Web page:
Where to Find Buyers of a WordPress Website Hosting Company

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As a buyer of WordPress hosting companies, I’ve been all across the web searching for markets where I can find sellers. This has allowed me to get a good sense of the options available for selling a website hosting business, too, and I thought I would share some of those here.

Obviously there are a number of reasons why someone would want to sell their hosting business. In my experience, usually it’s because the owner is getting older and is interested in doing other things with their time or simply retiring.

It’s also possible you are working on a new opportunity and are simply looking to free up your time to focus on that.

Regardless, there are a number of options that I’ve found where website hosting companies can be bought or sold.

They can vary quite a bit, and your needs are obviously going to be unique. The main factors that will come into play are:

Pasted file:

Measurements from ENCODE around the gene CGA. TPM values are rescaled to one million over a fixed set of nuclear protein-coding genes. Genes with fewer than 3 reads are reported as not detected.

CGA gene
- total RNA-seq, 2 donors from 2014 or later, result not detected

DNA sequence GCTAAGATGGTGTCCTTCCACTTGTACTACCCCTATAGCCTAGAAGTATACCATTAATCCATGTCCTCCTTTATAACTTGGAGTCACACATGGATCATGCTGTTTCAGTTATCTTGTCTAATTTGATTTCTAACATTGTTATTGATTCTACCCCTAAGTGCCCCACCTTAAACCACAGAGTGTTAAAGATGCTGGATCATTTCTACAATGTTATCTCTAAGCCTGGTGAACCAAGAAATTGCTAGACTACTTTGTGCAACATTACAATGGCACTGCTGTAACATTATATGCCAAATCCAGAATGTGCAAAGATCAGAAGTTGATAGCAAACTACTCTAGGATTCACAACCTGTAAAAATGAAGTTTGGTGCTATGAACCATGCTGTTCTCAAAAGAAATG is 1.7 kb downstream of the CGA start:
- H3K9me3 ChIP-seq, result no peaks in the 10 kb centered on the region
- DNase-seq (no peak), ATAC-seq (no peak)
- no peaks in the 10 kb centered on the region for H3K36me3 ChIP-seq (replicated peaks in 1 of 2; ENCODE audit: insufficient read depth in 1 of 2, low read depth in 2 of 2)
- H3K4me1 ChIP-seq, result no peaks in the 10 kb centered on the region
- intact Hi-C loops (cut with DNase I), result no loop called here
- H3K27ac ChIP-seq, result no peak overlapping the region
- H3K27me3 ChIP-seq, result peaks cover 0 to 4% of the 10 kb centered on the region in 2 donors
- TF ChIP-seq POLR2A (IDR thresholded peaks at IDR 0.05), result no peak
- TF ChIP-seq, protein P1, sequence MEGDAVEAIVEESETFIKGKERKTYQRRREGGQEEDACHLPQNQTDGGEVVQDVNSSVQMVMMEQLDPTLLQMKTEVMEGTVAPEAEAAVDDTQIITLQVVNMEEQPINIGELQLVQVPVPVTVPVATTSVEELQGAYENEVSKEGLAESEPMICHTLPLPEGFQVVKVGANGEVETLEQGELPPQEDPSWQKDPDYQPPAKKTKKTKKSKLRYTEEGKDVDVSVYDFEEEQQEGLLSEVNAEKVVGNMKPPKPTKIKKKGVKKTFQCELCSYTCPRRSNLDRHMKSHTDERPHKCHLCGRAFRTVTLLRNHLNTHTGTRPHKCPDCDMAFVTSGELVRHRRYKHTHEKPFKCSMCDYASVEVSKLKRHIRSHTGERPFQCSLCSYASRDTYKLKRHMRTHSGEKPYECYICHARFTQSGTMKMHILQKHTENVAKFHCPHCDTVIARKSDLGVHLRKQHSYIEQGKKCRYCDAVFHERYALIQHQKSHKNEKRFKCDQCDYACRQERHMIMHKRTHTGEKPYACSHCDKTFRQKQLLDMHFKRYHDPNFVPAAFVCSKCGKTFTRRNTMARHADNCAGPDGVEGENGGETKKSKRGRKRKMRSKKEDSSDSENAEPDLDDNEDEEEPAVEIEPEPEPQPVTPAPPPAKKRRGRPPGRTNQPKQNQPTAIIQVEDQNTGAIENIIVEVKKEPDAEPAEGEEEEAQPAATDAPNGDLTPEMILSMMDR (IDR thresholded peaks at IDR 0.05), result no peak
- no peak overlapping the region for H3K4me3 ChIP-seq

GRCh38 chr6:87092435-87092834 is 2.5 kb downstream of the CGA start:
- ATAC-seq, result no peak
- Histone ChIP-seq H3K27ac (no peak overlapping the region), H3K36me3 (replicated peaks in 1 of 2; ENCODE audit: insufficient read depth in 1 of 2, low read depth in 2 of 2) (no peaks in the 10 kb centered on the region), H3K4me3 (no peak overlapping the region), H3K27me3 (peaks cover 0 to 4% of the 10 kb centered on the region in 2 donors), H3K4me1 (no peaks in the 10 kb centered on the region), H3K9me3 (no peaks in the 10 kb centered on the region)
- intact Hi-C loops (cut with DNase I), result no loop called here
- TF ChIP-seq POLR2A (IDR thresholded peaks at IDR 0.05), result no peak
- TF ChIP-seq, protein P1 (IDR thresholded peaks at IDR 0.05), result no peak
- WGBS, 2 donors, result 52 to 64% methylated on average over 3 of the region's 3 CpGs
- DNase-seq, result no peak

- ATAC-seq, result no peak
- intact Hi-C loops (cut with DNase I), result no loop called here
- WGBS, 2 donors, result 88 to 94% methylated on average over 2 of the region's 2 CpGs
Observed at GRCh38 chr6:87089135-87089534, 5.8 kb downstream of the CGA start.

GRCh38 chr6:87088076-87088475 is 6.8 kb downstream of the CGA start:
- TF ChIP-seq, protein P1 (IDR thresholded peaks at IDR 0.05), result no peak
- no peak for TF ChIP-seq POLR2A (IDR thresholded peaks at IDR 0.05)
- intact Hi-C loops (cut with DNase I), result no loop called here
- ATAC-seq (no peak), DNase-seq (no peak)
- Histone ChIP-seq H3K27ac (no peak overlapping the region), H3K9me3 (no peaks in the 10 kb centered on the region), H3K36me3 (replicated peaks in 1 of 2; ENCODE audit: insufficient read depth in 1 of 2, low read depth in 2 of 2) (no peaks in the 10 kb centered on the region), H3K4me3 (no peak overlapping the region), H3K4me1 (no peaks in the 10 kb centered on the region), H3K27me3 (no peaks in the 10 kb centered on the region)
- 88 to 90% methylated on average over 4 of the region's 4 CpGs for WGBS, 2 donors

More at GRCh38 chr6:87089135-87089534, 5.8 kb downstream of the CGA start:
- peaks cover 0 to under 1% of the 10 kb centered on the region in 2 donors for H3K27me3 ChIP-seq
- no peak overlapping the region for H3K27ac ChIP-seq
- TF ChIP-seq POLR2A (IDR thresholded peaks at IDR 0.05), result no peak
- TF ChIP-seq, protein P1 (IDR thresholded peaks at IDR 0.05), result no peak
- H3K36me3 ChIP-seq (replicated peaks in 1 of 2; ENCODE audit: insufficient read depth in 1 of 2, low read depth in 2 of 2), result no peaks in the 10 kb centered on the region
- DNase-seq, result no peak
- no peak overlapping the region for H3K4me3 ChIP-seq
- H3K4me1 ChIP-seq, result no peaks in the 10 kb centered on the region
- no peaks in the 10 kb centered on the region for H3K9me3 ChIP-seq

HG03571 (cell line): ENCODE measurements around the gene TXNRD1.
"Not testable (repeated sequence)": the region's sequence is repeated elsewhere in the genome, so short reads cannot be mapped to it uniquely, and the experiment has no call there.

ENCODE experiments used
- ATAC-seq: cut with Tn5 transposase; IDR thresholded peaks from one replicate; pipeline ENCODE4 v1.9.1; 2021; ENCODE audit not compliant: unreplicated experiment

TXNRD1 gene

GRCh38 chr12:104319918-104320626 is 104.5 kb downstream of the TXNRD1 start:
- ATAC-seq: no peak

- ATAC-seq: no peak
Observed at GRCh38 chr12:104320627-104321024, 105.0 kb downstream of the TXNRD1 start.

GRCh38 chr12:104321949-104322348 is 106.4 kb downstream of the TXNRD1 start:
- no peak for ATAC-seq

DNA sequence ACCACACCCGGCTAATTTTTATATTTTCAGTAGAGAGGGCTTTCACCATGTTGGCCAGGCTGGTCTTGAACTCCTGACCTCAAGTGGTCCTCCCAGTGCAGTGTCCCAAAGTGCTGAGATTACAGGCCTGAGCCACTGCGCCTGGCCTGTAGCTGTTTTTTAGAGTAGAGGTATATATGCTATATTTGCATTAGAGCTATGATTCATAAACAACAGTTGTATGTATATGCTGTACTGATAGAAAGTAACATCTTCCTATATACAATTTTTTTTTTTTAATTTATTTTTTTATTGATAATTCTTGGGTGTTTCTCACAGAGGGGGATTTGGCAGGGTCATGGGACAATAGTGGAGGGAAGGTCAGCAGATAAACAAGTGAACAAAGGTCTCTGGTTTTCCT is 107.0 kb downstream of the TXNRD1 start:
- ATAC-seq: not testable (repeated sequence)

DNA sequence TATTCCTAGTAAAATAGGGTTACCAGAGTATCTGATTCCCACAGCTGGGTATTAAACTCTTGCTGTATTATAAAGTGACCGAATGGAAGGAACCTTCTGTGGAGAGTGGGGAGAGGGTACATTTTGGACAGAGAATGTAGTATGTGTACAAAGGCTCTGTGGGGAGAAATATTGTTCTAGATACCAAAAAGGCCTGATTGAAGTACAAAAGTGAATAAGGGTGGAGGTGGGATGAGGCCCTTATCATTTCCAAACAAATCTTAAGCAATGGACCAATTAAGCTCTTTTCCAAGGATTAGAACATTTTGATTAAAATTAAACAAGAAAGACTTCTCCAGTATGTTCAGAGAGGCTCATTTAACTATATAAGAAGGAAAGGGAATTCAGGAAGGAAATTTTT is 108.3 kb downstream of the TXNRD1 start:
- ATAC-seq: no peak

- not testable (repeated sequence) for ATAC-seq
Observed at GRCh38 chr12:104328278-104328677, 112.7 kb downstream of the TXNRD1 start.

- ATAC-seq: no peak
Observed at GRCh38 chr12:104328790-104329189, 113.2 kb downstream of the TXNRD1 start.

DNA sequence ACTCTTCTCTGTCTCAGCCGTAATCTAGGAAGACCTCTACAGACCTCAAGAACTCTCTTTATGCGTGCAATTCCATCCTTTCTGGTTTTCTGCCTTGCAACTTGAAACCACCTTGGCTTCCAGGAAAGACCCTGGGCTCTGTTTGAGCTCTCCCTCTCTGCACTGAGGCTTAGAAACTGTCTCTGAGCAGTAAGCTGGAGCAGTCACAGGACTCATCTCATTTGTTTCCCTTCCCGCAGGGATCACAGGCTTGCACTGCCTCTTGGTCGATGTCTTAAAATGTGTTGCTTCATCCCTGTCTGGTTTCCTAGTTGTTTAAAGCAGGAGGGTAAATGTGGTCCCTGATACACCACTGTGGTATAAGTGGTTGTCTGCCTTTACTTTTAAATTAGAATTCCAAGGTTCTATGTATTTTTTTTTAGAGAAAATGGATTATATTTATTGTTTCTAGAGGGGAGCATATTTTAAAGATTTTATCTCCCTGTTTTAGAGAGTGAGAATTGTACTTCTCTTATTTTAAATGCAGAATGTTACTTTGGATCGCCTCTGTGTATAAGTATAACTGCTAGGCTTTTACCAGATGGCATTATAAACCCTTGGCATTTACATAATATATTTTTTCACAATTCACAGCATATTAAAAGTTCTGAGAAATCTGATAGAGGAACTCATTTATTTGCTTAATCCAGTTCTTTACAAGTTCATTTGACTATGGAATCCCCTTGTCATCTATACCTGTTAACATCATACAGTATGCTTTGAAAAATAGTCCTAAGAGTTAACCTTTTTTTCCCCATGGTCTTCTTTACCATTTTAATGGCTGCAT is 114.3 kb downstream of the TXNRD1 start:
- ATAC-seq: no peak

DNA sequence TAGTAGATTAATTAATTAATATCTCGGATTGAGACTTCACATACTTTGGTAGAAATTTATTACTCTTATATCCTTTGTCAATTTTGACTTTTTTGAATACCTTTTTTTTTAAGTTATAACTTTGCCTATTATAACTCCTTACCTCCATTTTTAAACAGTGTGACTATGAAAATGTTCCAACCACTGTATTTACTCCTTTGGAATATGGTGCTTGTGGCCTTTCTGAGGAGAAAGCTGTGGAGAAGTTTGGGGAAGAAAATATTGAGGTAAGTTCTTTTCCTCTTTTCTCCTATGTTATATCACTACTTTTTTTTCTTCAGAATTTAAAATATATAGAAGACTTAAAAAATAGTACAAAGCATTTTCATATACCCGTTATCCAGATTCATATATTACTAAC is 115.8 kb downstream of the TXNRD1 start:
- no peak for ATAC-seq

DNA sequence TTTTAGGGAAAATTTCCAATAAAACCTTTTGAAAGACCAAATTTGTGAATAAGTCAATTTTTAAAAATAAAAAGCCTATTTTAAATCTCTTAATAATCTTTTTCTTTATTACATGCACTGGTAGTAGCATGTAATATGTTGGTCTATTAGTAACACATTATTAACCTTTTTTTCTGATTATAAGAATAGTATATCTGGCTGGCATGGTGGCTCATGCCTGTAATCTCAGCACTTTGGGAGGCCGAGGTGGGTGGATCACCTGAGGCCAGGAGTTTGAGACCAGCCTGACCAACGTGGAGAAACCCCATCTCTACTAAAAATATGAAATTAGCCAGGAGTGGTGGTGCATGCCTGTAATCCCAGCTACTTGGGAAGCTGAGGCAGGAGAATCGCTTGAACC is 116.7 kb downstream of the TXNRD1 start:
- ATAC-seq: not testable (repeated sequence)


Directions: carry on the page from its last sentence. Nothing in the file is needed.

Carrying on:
1. How big is your website hosting company?
    If your company is pulling in $50,000/year in revenue, your options are going to look very different than if you’re doing $2M/year or $20M/year. There are different markets and options depending on your specific financial outlook.
  2. Do you want to work closely with the buyer during the transition or simply transfer ownership quickly?
  3. Is the entire business – including website and branding – for sale, or simply the hosting clients?
  4. How much are you hoping to make in the sale?

Depending on the answers to these questions, one of the following options should hopefully work for you. Below, I will outline the pros and cons of each.